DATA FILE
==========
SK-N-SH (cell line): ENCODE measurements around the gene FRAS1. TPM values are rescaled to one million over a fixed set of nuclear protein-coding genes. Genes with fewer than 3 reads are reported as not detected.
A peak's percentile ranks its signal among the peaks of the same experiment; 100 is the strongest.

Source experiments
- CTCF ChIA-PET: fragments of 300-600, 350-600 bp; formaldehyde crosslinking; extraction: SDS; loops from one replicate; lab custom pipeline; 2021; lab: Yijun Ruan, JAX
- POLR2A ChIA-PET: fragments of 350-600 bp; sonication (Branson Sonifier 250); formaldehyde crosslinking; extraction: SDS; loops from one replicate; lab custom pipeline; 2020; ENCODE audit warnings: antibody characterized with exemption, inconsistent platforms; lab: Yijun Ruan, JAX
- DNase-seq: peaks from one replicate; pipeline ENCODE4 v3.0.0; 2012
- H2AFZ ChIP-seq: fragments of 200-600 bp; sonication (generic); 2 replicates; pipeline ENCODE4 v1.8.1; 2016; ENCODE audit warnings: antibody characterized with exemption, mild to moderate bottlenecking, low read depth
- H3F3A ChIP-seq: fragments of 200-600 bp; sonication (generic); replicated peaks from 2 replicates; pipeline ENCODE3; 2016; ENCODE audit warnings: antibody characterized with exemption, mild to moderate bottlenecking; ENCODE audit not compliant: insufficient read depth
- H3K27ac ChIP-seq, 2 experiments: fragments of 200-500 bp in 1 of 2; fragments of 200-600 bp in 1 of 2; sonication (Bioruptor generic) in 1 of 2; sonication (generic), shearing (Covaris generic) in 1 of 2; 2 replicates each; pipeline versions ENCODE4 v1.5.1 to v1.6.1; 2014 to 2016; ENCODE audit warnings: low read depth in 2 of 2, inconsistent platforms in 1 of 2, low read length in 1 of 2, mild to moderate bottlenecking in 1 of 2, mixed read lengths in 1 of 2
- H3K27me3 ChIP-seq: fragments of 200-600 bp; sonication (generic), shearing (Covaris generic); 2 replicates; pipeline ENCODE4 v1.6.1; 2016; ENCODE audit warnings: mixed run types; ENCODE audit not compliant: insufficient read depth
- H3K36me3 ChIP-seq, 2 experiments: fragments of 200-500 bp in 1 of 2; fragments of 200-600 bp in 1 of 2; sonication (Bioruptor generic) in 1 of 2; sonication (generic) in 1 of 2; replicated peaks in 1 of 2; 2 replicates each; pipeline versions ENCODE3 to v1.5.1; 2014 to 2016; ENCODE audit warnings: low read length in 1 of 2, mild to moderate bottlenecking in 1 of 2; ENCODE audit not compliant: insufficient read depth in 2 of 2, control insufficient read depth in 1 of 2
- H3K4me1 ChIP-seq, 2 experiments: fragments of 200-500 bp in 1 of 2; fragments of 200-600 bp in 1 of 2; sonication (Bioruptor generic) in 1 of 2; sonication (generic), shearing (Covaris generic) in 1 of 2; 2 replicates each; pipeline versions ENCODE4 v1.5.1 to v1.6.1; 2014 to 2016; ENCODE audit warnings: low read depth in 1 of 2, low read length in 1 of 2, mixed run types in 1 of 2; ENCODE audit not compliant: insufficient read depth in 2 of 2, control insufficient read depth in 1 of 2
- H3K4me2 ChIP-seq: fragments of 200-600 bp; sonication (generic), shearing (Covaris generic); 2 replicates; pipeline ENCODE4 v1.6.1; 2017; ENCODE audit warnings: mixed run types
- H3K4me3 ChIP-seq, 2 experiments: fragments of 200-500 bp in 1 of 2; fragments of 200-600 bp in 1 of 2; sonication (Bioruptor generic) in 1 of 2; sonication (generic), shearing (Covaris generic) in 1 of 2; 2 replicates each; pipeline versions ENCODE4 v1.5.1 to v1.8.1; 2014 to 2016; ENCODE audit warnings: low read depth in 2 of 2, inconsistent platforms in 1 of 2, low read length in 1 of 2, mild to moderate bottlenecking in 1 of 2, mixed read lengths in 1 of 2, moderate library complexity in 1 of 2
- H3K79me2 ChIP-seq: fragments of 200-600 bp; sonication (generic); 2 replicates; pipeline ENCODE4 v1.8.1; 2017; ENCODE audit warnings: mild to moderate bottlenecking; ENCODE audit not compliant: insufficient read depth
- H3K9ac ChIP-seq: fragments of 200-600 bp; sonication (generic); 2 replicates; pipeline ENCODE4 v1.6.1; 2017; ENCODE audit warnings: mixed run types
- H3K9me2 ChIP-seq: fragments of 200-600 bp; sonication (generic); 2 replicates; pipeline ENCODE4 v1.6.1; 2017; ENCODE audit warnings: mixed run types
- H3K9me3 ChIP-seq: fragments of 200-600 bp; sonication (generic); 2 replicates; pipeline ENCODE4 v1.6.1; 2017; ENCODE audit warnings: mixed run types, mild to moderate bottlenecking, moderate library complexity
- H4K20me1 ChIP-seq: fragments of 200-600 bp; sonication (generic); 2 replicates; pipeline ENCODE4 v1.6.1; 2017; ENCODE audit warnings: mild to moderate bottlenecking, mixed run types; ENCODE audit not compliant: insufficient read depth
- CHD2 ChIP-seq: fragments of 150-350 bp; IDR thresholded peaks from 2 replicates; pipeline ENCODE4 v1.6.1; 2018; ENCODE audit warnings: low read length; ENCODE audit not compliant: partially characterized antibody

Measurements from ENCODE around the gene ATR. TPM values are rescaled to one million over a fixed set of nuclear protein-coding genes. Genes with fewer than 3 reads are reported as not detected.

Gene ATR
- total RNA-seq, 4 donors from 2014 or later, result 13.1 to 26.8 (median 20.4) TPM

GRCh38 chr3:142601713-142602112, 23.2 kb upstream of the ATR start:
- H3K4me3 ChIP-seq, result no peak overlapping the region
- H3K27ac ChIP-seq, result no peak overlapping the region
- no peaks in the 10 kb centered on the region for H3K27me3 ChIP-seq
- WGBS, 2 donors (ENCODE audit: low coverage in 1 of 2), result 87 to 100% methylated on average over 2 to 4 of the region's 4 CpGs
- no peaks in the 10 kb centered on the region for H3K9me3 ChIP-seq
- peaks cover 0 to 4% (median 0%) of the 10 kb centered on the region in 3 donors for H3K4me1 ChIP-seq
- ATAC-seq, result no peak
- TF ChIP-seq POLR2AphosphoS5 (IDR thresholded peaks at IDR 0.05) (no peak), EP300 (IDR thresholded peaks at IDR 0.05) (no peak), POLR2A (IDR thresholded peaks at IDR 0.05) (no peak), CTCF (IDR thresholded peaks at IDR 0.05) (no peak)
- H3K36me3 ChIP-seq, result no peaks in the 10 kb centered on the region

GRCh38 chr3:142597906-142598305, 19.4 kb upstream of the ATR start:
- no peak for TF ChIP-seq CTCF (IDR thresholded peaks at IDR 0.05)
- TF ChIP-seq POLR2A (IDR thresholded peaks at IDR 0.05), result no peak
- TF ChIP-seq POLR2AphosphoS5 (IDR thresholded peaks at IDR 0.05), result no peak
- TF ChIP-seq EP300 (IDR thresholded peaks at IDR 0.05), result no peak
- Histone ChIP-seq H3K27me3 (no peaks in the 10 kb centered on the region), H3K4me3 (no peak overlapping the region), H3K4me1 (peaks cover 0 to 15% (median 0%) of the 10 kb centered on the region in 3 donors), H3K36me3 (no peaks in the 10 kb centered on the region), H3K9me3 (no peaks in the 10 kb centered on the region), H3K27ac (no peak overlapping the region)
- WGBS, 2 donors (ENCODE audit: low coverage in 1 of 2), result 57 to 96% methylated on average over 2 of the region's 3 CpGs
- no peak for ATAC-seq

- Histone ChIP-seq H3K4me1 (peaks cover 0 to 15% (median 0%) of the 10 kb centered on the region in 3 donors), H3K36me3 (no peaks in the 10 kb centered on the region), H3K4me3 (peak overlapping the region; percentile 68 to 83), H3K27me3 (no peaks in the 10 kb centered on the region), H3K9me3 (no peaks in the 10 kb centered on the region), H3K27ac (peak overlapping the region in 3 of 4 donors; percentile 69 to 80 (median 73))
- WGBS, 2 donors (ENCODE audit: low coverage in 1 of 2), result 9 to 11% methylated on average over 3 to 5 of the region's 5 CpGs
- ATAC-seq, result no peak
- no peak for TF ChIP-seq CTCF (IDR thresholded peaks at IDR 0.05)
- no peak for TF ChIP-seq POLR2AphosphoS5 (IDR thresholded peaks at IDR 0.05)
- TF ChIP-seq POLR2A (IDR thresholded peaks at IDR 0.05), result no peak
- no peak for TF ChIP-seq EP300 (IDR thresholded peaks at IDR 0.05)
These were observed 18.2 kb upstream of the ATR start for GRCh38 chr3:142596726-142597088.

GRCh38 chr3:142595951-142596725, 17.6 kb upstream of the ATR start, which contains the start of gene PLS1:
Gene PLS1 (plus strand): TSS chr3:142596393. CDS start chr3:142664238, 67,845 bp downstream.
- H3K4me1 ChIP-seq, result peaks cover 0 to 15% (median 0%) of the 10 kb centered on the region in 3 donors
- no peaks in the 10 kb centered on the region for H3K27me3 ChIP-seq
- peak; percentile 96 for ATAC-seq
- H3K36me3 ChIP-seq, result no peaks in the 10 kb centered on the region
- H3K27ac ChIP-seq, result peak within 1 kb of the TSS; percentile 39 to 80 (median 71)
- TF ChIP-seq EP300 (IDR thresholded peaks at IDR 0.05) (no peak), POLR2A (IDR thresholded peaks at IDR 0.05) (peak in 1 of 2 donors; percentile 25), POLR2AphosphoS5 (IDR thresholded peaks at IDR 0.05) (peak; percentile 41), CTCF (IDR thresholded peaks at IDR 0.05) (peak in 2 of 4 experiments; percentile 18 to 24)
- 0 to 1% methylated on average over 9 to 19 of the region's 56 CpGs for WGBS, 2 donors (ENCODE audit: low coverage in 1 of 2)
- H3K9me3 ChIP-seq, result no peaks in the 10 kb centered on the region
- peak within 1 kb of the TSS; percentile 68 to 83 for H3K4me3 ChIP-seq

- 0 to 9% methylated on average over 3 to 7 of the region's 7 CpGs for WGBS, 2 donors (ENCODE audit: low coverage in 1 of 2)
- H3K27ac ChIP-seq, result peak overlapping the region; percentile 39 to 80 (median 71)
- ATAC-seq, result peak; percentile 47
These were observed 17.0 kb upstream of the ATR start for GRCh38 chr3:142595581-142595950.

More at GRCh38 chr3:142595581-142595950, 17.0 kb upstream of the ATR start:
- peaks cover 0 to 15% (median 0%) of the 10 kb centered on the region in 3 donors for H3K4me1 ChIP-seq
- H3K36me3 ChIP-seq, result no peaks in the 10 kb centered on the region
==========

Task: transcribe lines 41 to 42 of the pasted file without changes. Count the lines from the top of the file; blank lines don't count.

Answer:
- no peak for ATAC-seq

- Histone ChIP-seq H3K4me1 (peaks cover 0 to 15% (median 0%) of the 10 kb centered on the region in 3 donors), H3K36me3 (no peaks in the 10 kb centered on the region), H3K4me3 (peak overlapping the region; percentile 68 to 83), H3K27me3 (no peaks in the 10 kb centered on the region), H3K9me3 (no peaks in the 10 kb centered on the region), H3K27ac (peak overlapping the region in 3 of 4 donors; percentile 69 to 80 (median 73))